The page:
How To Crate Train An Older Dog With Separation Anxiety

Learning how to crate train an older dog with separation anxiety can be a bit of a challenge. Dogs are pack animals, and as such, do not enjoy being alone. If left alone for long periods of time, they become bored, frustrated, anxious and anxiety.

A lot of older dogs don’t like to be crated because they are generally not used to it. They don’t want to be left alone in a small space. Some older dogs may be afraid of being alone in a crate because they remember when they were puppies they had owners that locked them up in a crate. It can be very traumatizing for your older dog to be left in a crate and alone.

Being alone is scary for most of us, so we need to be sure we are not accidentally reinforcing your dog’s fear and separation anxiety. Do not use soothing cures such as trying to reassure your dog that everything will be okay. This only serves to tell your dog that there is a reason to be afraid.

When purchasing a crate for your dog, it is important that you purchase one that will be of appropriate size for him. It must be specious enough for him to stand up, sit down and comfortably move about. The wire crate looks like a jail and should never be used for any type of confinement. The plastic crate looks more like a home and many people use them. Make the crate welcoming by placing a pillow or a blanket inside, so that he’ll think of it as his own special place.

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Once you have the crate set up in the place where you want it, you have to remember to let your dog out on a regular basis. This is to keep him from getting frustrated and thinking that he has to bark to get out.

Leaving your dog inside the crate for too long may result in destruction of the crate. When you let your dog out of the crate, make sure that you praise him and give him a treat.

Have your dog’s favorite toys available in the crate as well so that he will have something that can keep him occupied. Do not ignore your dog’s behavior as it may be simply too late to correct him after. When you have made these changes to your routines, go back and make small gradual changes to the way you interact with your dog.

Getting your dog to relax in his crate and be happy and comfortable in it will take a few days, but it is possible.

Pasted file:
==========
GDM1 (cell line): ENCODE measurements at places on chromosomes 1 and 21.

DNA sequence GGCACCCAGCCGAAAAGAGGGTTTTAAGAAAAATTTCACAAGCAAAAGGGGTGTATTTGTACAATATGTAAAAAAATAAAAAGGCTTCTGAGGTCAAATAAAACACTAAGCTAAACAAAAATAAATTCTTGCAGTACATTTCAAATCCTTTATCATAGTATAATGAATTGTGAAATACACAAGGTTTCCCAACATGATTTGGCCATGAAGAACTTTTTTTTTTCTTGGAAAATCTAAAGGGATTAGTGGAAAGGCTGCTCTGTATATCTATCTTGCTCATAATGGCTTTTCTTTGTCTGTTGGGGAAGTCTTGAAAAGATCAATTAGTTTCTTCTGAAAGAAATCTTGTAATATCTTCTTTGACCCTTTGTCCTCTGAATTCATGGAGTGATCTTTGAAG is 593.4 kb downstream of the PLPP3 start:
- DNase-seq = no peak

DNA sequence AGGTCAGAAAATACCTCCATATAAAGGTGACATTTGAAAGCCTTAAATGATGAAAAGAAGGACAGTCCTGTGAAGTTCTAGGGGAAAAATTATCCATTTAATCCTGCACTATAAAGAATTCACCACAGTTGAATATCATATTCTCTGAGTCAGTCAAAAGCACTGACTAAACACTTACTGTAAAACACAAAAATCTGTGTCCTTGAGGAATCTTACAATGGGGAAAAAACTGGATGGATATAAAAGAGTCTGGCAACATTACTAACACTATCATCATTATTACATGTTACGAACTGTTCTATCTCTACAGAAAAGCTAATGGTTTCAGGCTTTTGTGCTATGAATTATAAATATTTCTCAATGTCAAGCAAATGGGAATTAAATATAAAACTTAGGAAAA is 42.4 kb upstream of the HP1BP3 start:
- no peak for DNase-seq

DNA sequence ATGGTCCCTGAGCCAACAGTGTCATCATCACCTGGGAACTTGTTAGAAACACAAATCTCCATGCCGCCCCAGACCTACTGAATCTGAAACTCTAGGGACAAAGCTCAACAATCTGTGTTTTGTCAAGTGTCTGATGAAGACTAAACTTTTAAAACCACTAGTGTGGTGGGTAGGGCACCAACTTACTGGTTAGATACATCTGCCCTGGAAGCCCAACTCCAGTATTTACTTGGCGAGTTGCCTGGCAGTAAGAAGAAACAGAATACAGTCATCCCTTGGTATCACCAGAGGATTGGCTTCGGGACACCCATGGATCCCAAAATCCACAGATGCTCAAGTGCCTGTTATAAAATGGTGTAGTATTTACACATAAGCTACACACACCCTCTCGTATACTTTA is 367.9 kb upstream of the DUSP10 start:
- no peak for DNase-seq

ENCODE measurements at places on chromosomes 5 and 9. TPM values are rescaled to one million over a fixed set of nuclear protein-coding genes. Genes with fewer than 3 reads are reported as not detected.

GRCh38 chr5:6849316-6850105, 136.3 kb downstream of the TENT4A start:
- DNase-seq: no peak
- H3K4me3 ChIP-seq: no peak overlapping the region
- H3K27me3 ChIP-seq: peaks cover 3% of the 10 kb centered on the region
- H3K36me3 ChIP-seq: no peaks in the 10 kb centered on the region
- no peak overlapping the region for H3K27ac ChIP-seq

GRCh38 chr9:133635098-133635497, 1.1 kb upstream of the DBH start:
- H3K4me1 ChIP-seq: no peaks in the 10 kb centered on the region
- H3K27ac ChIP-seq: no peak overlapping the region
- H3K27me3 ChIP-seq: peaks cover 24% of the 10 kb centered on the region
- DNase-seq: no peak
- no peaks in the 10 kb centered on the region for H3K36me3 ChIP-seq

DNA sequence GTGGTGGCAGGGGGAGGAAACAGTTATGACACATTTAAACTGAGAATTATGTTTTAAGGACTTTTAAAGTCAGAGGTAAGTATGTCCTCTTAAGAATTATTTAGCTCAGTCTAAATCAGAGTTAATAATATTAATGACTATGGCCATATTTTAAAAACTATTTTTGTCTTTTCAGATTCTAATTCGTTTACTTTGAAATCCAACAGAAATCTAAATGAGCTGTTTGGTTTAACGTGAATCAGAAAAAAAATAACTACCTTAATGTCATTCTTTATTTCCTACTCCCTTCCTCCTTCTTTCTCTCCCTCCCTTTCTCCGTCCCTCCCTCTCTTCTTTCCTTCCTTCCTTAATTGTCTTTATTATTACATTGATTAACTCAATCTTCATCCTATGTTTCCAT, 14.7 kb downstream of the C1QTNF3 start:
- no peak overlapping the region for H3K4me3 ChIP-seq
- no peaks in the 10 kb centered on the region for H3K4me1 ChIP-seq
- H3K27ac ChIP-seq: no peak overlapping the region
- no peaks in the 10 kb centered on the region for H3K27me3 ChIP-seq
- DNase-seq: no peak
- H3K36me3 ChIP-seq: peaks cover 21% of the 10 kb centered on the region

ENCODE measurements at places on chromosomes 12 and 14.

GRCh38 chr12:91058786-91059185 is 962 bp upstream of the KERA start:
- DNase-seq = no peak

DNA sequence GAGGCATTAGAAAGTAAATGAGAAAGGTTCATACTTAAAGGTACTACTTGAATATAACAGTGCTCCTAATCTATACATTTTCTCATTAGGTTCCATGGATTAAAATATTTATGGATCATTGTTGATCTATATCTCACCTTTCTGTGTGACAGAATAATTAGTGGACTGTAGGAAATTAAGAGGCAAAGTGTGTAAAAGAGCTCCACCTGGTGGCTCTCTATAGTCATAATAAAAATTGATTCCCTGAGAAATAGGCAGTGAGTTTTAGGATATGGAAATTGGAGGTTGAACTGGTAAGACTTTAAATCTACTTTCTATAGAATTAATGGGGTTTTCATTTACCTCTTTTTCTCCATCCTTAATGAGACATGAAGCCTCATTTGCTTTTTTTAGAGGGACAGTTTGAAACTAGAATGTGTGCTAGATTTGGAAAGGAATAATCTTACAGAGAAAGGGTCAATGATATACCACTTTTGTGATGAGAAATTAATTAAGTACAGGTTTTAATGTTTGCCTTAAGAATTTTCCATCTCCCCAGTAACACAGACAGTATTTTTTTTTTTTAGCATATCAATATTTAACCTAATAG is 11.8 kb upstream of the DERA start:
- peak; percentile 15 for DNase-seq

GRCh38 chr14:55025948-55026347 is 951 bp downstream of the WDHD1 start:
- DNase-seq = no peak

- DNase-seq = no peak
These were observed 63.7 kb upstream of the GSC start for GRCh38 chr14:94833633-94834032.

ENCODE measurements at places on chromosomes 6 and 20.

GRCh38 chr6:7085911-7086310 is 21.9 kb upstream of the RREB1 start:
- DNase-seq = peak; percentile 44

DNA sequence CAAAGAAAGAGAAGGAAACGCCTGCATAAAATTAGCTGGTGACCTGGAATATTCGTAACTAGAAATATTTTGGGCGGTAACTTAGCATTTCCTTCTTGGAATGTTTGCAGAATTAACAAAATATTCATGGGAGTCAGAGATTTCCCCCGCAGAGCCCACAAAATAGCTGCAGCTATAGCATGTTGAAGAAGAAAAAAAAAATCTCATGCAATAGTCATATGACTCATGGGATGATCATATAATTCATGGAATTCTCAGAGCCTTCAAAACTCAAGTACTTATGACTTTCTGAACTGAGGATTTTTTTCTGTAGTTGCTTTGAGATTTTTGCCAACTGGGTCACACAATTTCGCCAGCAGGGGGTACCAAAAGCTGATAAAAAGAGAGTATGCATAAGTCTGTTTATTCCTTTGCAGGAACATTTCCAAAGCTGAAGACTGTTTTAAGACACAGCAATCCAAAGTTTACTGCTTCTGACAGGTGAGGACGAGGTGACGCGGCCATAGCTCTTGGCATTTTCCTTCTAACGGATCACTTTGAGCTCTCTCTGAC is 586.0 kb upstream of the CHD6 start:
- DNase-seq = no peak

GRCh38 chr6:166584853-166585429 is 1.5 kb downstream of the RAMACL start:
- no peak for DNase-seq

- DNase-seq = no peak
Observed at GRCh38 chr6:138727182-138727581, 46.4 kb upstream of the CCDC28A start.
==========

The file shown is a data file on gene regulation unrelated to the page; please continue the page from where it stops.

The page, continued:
When your dog is suffering from anxiety, he may also get confused when placed in a new environment, which is his crate. For example, if he was allowed one day to stay outside and then was locked inside a small crate for the next day, this can cause confusion and distress for your dog. This is when you need to spend more time playing with him while he is in the crate, so that he do not feel lonely.

It is common for older dogs to become “couch potatoes”. They will do whatever it takes to stay in one spot instead of moving around and playing. If you are consistent though, you can work towards having your older dog to live in a safe environment, which is his crate, so that he don’t experience separation anxiety while you are gone.

Try to leave your dog in his crate for a longer periods of time. This way, you can socialize him to the crate and understand more of his reaction to his new home. By leaving him in the crate for different activities that you would typically be doing together, you will be able to crate train your older dog much easier.

Through playing with your dog, this helps to develop trust between you and him, building up his confidence and serves to exercise his body. Crate training older dogs may take some time but with constant and varied interaction, you will certainly be able to crate train him.

Dogs are, by nature, den animals and when they are in one place for an extended period of time, they will come to look forward to sleep in it (crate). They naturally look to this area for shelter and security. And crate provides this type of shelter for dogs.

The key to crate training an older dog is to be patient and consistent. If you don’t want to get bitten or scooped, you have to be consistent. You will need to keep the crate door open and let him know that he is safe and welcome to stay there. If you are inconsistent in crate training him, he may become anxious and begin to bark or whine.

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It is vital that you never leave your dog alone in his crate. This is because even though he has learned to trust you after the crate training, he can still develop phobias and keep thinking that he is being abandoned if he is left in his dog cage all day.

You should take him out to do what he will normally do during the day. For example, you can take him out for a stroll, play games with him or read him a book, whichever activity that can give him some attention. By doing this, he will eventually develop a strong and healthier relationship with you.